Canada's union leaders are involved in an unprecedented campaign to avoid any efforts to impose transparency requirements on the $4-billion of revenue they collect annually from forced contributions of unionized Canadians. How much of this money Canada's union leaders are spending to defeat Bill C-377 we may never know, but comments this past week from the secretary-treasurer of the Canadian Labour Congress (CLC) revealed why unions are engaged in such a massive lobbying campaign.
CLC secretary-treasury Hassan Yussuff told a breakfast meeting of union leaders assembled in Ottawa this week to lobby against the bill that they must defeat it because it would cripple the labour movement. And what exactly are the measures in Bill C-377 that would cripple labour?
A change to their funding formula that would end the mandatory contributions of all workers in unionized workplaces -- even those who refuse to join the union? Nope.
An end to generous tax breaks on union contributions? Nope.
New dictates on how unions can spend money on efforts to influence elections or promote various social causes? Nope.
An end to privileged access to government contracting in many parts of the country that dictates only certain companies, with agreements with pre-selected unions, to get all the contracts? Nope. That is safe too.
All Bill C-377 would require of unions is annual reporting of financial statements, salaries paid to union officials and employees, certain information about expenditures over $5,000, and the percentage of time spent on lobbying and political activities.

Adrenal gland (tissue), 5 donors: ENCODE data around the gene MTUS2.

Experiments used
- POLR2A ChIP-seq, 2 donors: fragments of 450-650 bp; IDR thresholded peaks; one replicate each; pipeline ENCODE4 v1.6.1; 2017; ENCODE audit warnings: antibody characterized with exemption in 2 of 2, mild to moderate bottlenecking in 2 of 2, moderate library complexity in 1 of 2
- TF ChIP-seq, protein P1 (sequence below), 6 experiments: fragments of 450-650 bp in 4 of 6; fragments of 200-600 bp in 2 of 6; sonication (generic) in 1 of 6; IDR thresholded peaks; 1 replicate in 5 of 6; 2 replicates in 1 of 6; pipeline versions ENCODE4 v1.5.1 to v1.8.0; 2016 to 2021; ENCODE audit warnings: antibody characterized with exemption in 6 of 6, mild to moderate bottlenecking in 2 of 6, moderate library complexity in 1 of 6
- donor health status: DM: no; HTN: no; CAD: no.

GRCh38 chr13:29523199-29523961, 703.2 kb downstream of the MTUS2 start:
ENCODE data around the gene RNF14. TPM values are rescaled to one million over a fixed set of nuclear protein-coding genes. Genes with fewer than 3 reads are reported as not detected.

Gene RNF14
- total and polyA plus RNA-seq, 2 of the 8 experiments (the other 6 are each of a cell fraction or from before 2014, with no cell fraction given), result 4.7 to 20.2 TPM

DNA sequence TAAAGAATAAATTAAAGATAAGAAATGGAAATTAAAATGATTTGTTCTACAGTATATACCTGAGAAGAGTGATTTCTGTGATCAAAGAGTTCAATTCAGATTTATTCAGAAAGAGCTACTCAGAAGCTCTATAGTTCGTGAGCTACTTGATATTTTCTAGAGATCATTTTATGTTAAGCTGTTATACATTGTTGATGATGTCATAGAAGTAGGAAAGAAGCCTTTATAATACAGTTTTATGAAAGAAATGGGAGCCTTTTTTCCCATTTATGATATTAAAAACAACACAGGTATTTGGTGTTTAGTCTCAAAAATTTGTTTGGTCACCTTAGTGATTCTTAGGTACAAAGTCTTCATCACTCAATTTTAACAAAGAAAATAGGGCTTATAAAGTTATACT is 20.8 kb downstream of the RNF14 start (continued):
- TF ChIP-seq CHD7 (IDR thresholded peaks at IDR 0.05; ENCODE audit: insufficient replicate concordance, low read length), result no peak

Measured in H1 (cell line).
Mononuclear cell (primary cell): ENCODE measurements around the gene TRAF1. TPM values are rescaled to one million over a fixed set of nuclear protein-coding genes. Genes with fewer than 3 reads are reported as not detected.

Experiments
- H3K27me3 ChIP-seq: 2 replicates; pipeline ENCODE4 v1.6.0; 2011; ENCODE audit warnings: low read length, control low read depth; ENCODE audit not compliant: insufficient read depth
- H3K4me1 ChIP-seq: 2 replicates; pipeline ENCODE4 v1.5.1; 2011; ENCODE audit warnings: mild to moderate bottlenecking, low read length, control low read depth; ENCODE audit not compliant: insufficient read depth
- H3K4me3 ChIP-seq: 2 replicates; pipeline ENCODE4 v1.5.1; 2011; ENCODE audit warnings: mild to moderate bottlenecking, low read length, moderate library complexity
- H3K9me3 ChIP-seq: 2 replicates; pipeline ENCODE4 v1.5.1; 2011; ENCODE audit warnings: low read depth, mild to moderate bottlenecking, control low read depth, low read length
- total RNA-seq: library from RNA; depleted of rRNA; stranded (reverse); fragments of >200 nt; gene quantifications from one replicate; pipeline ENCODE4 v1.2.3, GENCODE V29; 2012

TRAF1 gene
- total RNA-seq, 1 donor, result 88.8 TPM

How do these requirements threaten to "cripple" the union movement? Even the most basic accounting or record-keeping software would meet the task.
The rhetoric of union leaders opposing Bill C-377 about privacy concerns or compliance costs is a smoke screen -- and on compliance costs an argument that has proven to be grossly overstated in reality, as demonstrated in the U.S. where such requirements have been in place for decades.
The real reason for the campaign against transparency is because union leaders do not want their members and the general public to see how they are spending the billions of dollars collected each year in forced contributions. That can be the only way the requirements of Bill C-377 could "cripple" the union movement, to use Mr. Yussuff's words.
There are countless examples of union leaders pursuing pet political projects or social causes that are completely divorced from the interests of their members' collective bargaining, like funding the Quebec student protests or campaigns against the oil sands or pipeline projects; illegal sponsorships of NDP conventions; support for organizations seeking to shut down nuclear reactors (including those employing union members); to name a few. That is the one reason Mr. Yussuff and co. are concerned about Bill C-377.
Otherwise, unions will simply be meeting the transparency requirements that are already imposed on charities, publicly traded companies, federal, provincial and municipal governments, government agencies, boards, Crown corporations, First Nations bands, foundations, political candidates and MP, Senator and MLA offices.
Unions in Australia, New Zealand, Germany, France, Ireland, the U.K. and the U.S. already comply with disclosure regimes like that proposed by Bill C-377 -- and unions in those countries have not been crippled.
If Canadian unions are crippled because of Bill C-377, it will not be because of compliance costs. Likewise, their funding model is safe; their privileged access to contracts is untouched; they can continue to support every protest and oppose every business initiative they choose; and they can continue to enjoy their generous tax breaks. However, they will have to do so in a transparent manner. If operating in a transparent manner cripples Canada's union movement, then union leaders have only themselves to blame for that demise.
Terrance Oakey is president of Merit Canada, a united national voice for open shop construction associations across Canada.
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